Wool may seem counterintuitive for summer wear, but its natural properties make it surprisingly suitable. In the Sahara Desert, the Bedouins wear thin wool clothing to keep themselves cool in the blistering heat. Lightweight wool is breathable and has excellent moisture-wicking abilities, which help regulate body temperature even in hot weather. Additionally, wool is resistant to wrinkles and odors, making it a practical choice for summer garments that maintain their shape and freshness with minimal care. Opting for lightweight and finely woven wool fabrics enhances comfort by maximizing breathability while offering natural UV protectionDespite its benefits, ethical concerns about animal welfare arise, particularly with practices like mulesing. Opting for mulesing-free wool or for recycled wool ensures a more ethical choice, supporting practices that prioritize animal welfare.

silkworm cocoon


Silk is surprisingly cool for summer wear. It's a comfortable and elegant choice. Silk is a protein fiber derived from the cocoon of the silkworm through a process called sericulture, which involves boiling the cocoons with the silkworm inside, raising ethical concerns. Naturally, one can opt to find deadstock or vintage silk fabrics rather than purchasing new ones to avoid supporting its production (and textile overproduction).

However, silk has some drawbacks. It is an irregular fiber and sensitive to UV rays, not resistant to tearing, and can be challenging to launder.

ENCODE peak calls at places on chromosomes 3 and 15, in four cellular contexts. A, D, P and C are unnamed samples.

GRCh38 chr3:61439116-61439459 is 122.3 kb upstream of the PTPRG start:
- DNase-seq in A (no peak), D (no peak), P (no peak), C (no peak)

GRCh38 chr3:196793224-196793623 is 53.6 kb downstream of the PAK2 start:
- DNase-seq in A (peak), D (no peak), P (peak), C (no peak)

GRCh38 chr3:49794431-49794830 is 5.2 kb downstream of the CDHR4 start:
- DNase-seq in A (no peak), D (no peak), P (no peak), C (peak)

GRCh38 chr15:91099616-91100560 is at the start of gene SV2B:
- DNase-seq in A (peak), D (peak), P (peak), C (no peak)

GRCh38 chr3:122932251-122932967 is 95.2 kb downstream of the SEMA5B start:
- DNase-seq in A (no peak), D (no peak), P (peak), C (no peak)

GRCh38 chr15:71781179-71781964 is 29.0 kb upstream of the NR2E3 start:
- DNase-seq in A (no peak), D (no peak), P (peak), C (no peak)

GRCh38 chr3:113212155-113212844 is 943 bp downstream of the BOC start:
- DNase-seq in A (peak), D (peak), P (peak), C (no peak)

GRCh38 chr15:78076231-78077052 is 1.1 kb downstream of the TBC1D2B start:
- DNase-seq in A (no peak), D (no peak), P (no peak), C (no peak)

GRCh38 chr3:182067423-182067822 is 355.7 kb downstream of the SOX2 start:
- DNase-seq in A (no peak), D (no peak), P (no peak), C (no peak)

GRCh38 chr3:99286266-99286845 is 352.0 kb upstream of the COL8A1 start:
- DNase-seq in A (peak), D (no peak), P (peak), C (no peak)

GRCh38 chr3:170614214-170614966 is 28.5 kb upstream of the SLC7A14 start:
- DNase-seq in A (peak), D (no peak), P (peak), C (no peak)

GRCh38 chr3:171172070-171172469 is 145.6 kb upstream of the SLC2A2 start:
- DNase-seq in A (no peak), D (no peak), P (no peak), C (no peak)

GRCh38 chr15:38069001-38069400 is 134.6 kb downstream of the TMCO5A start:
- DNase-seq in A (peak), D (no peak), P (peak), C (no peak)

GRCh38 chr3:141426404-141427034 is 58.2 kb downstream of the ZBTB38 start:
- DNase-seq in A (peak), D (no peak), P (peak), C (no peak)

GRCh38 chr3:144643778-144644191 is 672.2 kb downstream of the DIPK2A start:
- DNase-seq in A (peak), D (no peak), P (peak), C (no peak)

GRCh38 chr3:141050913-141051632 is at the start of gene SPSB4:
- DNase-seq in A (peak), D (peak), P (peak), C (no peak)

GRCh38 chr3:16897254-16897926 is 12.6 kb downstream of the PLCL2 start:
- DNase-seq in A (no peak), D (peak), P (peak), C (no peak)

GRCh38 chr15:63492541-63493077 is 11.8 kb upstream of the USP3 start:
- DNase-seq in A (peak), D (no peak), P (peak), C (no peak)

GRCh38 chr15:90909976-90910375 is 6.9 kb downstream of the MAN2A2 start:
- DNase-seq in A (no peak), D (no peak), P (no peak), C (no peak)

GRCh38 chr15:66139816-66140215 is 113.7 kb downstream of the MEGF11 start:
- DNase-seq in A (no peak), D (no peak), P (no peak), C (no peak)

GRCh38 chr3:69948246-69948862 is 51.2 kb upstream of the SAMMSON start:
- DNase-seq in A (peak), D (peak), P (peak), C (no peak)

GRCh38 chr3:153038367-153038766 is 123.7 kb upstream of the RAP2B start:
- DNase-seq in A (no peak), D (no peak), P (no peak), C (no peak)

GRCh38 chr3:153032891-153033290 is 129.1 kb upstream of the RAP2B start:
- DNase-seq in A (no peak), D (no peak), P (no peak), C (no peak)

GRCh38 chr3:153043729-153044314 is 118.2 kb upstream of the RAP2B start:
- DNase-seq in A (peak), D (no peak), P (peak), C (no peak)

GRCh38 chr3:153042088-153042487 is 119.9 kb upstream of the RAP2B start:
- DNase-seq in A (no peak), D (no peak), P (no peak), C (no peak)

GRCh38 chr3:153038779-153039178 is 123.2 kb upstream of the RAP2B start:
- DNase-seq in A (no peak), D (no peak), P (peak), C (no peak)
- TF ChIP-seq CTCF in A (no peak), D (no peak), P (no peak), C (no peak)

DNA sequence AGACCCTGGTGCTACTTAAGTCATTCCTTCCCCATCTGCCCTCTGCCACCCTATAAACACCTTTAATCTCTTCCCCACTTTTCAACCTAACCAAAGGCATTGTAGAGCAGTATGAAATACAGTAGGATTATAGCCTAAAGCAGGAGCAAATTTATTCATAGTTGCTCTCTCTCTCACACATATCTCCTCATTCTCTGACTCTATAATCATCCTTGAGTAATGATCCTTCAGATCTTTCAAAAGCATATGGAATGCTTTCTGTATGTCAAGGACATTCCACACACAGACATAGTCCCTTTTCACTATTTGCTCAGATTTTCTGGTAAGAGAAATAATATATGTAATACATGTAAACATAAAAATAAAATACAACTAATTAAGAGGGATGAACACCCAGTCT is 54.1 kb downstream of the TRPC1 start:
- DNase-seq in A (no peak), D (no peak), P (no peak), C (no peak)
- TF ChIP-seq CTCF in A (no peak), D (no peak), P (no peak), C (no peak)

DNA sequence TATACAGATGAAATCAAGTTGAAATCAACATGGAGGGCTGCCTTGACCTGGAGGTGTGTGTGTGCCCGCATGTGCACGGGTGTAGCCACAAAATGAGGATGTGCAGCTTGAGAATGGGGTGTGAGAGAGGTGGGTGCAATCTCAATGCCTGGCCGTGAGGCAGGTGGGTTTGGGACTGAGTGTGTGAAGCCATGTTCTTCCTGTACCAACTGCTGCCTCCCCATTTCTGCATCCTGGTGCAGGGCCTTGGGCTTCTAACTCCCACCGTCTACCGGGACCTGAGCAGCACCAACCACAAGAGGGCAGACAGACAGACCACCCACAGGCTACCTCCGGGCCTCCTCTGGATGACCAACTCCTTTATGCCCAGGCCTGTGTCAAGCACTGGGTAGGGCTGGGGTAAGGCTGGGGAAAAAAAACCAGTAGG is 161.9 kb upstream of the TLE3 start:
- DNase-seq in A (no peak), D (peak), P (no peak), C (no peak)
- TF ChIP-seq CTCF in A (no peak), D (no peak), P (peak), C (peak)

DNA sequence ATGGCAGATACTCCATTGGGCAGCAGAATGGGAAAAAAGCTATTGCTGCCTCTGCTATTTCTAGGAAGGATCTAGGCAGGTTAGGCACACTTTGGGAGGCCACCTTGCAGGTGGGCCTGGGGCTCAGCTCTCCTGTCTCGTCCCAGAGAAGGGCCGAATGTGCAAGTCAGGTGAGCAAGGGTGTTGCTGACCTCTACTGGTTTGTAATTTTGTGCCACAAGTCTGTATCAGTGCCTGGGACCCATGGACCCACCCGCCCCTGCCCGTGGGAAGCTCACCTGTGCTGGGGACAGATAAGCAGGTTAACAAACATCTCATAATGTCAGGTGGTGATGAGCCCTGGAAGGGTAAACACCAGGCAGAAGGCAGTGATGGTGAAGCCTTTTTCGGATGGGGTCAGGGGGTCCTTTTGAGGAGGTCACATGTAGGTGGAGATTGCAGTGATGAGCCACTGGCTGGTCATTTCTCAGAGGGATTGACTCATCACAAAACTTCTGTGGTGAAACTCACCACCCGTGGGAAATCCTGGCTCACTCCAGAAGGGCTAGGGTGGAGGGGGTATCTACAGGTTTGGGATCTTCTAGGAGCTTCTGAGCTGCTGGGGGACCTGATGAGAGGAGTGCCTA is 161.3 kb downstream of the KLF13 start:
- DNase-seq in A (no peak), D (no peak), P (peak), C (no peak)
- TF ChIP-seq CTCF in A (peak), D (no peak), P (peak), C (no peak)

viscose fabrics


Viscose is made from cellulose, typically derived from wood pulp, which is dissolved in a chemical solution to create a viscous solution. This solution is then extruded through spinnerets to form fibers that are solidified into threads. Classic viscose is sustainable compared to many other fabrics, because it is made from recycled plant residues. 
However, the production process of viscose is highly energy-intensive and requires extensive chemical processing. Chemicals such as sodium hydroxide and carbon disulfide are used, which can cause significant pollution and pose health risks to factory workers and surrounding communities. While viscose offers comfort and style, it's shiny, breathable and cooling, its environmental and health impacts make it less sustainable than other fabric choices.


We purposely did not rank our fabric suggestions for summer, though they range from the most eco-friendly to the least. As highlighted by the pros and cons, much depends on who and how the fabrics were created, as well as your personal ethics and tastes.

We advocate for the lowest possible impact and recommend opting for upcycled clothes made from fine rag or vintage materials, whether natural or man-made.

We advise against synthetic fabrics, as wearing plastic in summer isn't ideal and these materials have significant pre-consumer and post-consumer environmental impacts, including the release of microplastics into the environment.

If you would like to know more about textile materials and certifications, please visit Textile Exchange project page. There, you can explore leading research and in-depth data, find industry and market reports, and discover more about various certifications.